The 2004 water rights clause was a radical change to Forest Service direction with regards to water rights at permitted ski areas. It eliminated the long standing requirement that ski areas transfer water rights for water diverted and put to beneficial use on NFS lands to the United States. As I discussed earlier, the 2004 clause was the direct result of the ski industry exploiting the lax regulatory environment that characterized the Bush Administration. At this time, serving as the agency’s ski area program coordinator, I was informed that the Under Secretary of Agriculture for Natural Resources and the Environment (Under Secretary) was being lobbied by the National Ski Areas Association (NSAA) to change the existing ski area permit water rights clause. I was directed to meet with representatives from the NSAA to gain an understanding of their problems with the existing clause and attempt to address them. At this meeting I was accompanied by an attorney from the Department of Agriculture’s Office of General Council (OGC) with extensive experience in the field of Federal water rights. As the meeting progressed, the industry representatives made it clear that their intent was to eliminate the permit requirement to transfer water rights to the Government for water diverted from NFS lands and put to beneficial use at ski areas. They reacted to every concern we voiced with hostility and let us know that they had the support of the Under Secretary’s Office to make the changes they wanted. Following this unproductive meeting, all discussions on modifying the clause were conducted between NSAA representatives, the Director of Recreation in the Chief’s office, and the Under Secretary’s staff. Agency permit specialist and water rights experts with OGC were excluded from the meetings that resulted in the development of the 2004 water rights clause. As the attached email from NSAA’s Geraldine Link states,  the vast majority of our discussions on the water rights clause took place with the USFS Director of Recreation at the time, Dave Holland  and that Tom Tidwell, the current Chief, was also on the 2004 water rights team and he did not object to the clause in any way. However, it should be noted that at the time of these meetings, Tom Tidwell was assigned to the Under Secretary’s Office and was representing the views of the Bush Administration, not his personal views or the views of the Forest Service. Because permit and water rights specialists were excluded from these discussions, the 2004 clause was not properly vetted within the Forest Service nor OGC. It should come as no surprise that the resulting water rights clause has been found to be unworkable and not legally viable in Colorado. This example of regulatory mischief is part of the pattern perfected in the executive agencies during the Bush Administration, similar to how the political appointees in Department of Interior improperly ignored science and imposed their ideological bias on endangered species and energy issues.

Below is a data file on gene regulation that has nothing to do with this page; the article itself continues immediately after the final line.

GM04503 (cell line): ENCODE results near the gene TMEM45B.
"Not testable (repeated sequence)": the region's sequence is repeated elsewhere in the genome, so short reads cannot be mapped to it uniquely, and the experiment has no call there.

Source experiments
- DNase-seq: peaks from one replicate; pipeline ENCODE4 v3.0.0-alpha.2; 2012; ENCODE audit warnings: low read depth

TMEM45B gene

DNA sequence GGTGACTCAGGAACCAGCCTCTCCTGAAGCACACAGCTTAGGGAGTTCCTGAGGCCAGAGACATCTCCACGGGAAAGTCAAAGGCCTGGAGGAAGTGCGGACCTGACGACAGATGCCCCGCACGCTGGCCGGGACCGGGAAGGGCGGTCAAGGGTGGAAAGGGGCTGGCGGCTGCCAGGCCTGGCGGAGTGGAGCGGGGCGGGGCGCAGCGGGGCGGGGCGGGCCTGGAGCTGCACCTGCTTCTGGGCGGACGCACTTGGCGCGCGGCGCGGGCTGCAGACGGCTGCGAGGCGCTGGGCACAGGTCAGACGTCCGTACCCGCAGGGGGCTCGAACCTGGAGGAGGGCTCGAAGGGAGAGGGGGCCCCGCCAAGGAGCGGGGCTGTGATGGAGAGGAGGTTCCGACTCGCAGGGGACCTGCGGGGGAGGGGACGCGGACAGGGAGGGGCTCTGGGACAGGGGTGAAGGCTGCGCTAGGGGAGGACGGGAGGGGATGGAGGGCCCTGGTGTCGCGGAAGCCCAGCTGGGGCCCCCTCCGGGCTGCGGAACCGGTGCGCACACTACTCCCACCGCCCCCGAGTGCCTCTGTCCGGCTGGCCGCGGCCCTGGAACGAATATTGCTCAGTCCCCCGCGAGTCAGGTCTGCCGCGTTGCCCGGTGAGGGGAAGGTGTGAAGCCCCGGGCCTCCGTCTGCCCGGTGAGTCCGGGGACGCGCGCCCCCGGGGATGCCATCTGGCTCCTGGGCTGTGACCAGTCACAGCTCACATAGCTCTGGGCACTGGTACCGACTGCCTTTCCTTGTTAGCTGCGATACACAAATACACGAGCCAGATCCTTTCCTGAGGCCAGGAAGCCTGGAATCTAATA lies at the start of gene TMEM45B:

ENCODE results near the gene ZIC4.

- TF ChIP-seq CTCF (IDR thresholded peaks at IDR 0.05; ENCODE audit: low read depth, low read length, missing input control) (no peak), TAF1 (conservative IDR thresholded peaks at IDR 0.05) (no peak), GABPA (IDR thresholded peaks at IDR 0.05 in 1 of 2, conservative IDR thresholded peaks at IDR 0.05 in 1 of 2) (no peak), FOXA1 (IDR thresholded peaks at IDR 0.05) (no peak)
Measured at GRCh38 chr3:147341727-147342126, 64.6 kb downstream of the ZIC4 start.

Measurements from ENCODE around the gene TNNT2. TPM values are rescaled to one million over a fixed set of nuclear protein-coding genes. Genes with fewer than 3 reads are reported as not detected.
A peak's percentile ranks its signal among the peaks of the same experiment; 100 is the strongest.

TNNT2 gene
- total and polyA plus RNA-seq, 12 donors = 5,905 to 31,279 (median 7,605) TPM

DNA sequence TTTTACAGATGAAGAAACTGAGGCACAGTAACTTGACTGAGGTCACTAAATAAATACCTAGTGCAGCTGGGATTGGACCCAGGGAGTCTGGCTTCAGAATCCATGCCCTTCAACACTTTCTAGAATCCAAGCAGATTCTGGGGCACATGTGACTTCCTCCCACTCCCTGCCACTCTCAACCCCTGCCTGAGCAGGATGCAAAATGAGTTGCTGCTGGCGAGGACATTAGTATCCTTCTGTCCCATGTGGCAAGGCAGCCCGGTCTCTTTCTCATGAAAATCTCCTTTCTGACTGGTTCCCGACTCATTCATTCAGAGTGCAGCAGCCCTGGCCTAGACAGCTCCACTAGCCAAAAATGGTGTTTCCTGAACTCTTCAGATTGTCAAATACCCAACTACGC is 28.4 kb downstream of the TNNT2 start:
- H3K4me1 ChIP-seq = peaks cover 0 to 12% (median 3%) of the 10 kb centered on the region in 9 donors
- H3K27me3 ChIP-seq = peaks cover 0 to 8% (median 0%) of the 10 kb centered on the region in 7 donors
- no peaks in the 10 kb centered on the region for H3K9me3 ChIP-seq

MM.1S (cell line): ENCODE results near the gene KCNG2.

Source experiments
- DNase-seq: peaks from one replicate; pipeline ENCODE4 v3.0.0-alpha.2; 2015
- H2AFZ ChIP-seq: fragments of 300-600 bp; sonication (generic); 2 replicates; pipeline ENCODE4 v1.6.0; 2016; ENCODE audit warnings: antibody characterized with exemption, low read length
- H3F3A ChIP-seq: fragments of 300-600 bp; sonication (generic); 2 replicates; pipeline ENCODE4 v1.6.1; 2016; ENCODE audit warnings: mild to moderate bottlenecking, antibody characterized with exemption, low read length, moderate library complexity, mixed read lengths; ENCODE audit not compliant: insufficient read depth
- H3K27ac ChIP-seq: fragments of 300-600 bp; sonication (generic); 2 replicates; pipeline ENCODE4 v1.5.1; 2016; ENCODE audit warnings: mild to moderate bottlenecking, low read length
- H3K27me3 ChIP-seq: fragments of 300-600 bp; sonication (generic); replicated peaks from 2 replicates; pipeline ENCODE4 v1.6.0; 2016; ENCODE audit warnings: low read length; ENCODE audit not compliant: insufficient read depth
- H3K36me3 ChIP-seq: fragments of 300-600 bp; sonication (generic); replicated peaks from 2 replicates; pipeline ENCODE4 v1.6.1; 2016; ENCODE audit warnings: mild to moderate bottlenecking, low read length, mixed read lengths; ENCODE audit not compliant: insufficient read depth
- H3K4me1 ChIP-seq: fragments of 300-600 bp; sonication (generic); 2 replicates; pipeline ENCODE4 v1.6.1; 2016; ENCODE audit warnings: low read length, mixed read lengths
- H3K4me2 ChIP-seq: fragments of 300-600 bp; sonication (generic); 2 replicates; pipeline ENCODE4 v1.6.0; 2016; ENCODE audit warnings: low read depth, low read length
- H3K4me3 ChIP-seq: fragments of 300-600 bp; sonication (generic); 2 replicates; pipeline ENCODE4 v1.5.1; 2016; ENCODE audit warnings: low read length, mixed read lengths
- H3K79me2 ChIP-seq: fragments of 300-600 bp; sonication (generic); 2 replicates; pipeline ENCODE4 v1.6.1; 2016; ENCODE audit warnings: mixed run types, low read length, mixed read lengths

Immediately following the development of the 2004 water rights clause and its inclusion in the Forest Service Special Use Handbook, the Chief’s office directed field units to offer all ski area permit holders the opportunity to replace the existing water rights clause in their permits with the new clause. Most ski areas took advantage of this opportunity. The direct effect was to eliminate the means by which the Forest Service could compel ski areas to honor their agreements to transfer to the United States certain water rights applied for and/or perfected during the terms of their permits. At this point, it is important to establish the fact that the only reason ski areas could obtain these water rights was because the Forest Service allowed them to. Forest Service authorization was needed to divert or develop this water and put it to beneficial use on NFS land authorized under permit. The Forest Service made the decision that the development and use of this water was needed to operate the ski area in a manner that would meet the needs of the American people for outdoor recreation. Ski areas profited from the enhanced skiing experience made possible by using this water for snowmaking, and the Forest Service guaranteed them the right to use this water through the term of their permit. However, according to the email from NSAA’s Geraldine Link, referenced earlier,  Ownership was not transferred in the 1980s because the clause that asked for ownership was unlawful. Her statement seems to imply that ski areas intentionally deceived the Forest Service when they signed these permits. If, in fact, some ski area operators signed their permits under the pretense of agreeing to transfer these water rights to the Government, when their intent was not to do so, they knowingly and willfully deceived the Forest Service and defrauded the United States. Accordingly, these ski area operators risked criminal penalties under 18 USC 1001, as well as termination of their permits. That they would resort to such reckless behavior clearly illustrates the power of greed.